#5 Food Trend for 2010: Food Vetting

#5 Food Trend for 2010: Food Vetting

Food & Drink

#5 Food Trend for 2010: Food Vetting

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This is one of The Food Channel’s Top 10 Food Trends for 2010, based on research conducted in conjunction with CultureWaves® and the International Food Futurists®. For the full list, check here.

Food Vetting
You are what you eat, and we are big into understanding ourselves! That’s what’s leading this trend—our constant need for assurance that we are eating the right things, that our food is safe, that we are not ingesting pesticides or anything that will someday prove harmful. If we can provide jobs, help the economy, protect animals and ensure a sustained food supply at the same time, well, that’s all the better.

Call it food vetting, sourcing or whatever you want—the issue is that people are asking where their food comes from. We call it the ‘new luxury food’ because it can be more expensive to include that traceability into delivery, but we want it anyway. It’s everything from looking for mercury-safe seafood to wanting to know that humane treatment was given to farm animals. It’s about no hormones in meats, and organically-grown fruits and vegetables. It’s about Fair Trade chocolate and spices.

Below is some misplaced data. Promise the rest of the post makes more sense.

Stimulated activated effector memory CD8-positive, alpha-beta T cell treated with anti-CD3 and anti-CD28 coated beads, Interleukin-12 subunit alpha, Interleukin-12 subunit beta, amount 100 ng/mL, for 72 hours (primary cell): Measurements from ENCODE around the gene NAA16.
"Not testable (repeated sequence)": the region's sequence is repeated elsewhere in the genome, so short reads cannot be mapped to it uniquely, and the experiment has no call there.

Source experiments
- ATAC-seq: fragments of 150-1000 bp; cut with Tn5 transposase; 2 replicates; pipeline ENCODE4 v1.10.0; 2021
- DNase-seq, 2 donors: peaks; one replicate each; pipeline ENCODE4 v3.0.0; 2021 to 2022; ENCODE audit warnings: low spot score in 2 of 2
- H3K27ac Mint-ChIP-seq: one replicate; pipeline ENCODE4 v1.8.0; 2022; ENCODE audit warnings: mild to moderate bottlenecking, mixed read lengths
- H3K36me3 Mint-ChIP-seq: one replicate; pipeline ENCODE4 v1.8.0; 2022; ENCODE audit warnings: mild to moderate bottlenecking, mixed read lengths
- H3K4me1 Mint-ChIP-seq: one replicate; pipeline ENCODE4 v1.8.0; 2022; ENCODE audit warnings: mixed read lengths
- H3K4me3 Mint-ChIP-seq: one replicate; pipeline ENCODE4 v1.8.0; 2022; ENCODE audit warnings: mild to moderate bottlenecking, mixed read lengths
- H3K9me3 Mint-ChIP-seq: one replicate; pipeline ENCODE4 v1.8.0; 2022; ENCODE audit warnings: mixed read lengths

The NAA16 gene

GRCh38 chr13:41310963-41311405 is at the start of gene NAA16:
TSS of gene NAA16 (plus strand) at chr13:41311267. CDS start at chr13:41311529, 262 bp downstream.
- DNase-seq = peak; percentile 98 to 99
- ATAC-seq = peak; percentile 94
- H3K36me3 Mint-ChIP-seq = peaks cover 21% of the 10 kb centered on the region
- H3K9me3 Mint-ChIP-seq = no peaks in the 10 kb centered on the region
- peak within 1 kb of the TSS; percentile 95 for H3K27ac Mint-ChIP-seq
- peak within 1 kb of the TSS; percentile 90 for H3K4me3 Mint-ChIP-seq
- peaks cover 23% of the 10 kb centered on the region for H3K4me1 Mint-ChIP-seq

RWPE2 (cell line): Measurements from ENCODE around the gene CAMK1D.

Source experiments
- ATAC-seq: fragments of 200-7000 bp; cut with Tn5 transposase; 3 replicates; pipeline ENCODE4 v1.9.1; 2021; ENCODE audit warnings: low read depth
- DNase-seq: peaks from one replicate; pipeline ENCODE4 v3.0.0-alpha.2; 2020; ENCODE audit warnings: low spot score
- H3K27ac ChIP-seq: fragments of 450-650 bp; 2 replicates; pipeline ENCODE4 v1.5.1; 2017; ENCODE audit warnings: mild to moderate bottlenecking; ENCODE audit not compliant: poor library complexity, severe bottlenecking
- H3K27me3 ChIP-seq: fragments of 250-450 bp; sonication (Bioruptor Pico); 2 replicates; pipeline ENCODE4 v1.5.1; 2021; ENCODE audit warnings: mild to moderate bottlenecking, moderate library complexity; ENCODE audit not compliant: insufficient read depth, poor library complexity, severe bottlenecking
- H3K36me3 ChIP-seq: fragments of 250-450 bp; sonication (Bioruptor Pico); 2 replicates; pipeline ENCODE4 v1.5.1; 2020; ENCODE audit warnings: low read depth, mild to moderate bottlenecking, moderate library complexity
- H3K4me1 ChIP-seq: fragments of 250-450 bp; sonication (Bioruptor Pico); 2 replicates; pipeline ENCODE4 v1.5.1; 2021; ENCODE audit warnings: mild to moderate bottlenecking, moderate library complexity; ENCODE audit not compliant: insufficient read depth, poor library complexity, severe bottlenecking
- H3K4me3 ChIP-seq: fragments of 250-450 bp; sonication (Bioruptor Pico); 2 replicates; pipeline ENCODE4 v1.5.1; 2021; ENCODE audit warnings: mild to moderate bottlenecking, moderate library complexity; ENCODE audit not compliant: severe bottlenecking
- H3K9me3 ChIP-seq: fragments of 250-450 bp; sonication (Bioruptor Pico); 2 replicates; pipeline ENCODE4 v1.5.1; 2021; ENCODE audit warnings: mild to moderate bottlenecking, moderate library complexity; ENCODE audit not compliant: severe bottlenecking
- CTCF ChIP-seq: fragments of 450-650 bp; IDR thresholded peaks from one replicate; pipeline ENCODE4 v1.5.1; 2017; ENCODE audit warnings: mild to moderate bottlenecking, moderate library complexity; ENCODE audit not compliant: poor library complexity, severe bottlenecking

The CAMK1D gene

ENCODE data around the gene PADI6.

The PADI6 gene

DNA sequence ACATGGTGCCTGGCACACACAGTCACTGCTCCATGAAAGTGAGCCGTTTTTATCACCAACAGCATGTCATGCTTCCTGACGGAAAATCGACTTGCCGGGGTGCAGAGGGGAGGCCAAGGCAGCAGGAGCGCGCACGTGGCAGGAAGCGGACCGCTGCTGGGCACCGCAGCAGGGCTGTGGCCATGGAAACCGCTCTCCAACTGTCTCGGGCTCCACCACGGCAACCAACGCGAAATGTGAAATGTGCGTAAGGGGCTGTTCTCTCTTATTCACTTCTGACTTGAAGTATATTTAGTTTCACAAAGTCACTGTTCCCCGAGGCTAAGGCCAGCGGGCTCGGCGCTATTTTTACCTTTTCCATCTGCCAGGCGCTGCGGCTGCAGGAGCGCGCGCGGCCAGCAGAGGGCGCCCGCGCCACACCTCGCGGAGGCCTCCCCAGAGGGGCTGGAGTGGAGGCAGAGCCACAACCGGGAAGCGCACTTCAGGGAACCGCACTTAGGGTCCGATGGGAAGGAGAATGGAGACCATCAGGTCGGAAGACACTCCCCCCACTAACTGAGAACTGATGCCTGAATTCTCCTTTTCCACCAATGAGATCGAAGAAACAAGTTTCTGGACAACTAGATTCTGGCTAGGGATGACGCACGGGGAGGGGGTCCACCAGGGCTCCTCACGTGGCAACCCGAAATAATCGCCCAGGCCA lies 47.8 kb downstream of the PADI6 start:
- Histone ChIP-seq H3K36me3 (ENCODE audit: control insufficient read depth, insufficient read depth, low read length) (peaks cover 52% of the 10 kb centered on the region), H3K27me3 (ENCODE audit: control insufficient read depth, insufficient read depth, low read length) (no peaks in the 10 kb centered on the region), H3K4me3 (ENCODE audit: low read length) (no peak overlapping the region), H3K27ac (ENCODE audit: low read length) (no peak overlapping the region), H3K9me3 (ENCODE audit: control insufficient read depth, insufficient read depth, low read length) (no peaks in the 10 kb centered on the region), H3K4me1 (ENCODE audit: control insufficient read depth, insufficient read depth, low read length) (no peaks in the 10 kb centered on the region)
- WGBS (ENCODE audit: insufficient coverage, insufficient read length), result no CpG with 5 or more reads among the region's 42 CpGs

It’s about branded meat coming into its own so that you can trust the source and make your choices based on what the animals were fed, where they were pastured and how they were slaughtered. Expect to see more like what Dean & Deluca is doing with its Brandt Beef:

With roots in quality livestock dating back to the early 1900s, this single family of American beef producers has made it their passion and decades-old tradition to raise cattle sustainably, humanely . . . naturally.

We might even begin tagging our food so we can follow it from source, to purchase, to table.

While society is more than one step removed from much of its food source these days, Food Vetting is an attempt to pull us closer and give us an element of control. We want to know where our food comes from, how it’s grown and harvested, and whether it is truly good for us or not.

For evidence, read:
Lay’s Lets You Track Down Your Chips
Seafood and Mercury: Which Fish Are Safe?
Sushi Without Bluefin Tuna
Future Trend? Viewing the Food Mileage
Food Additives Make Us Overeat
Anti-Meat Group Sues to Impose Warning Labels on Hot Dogs

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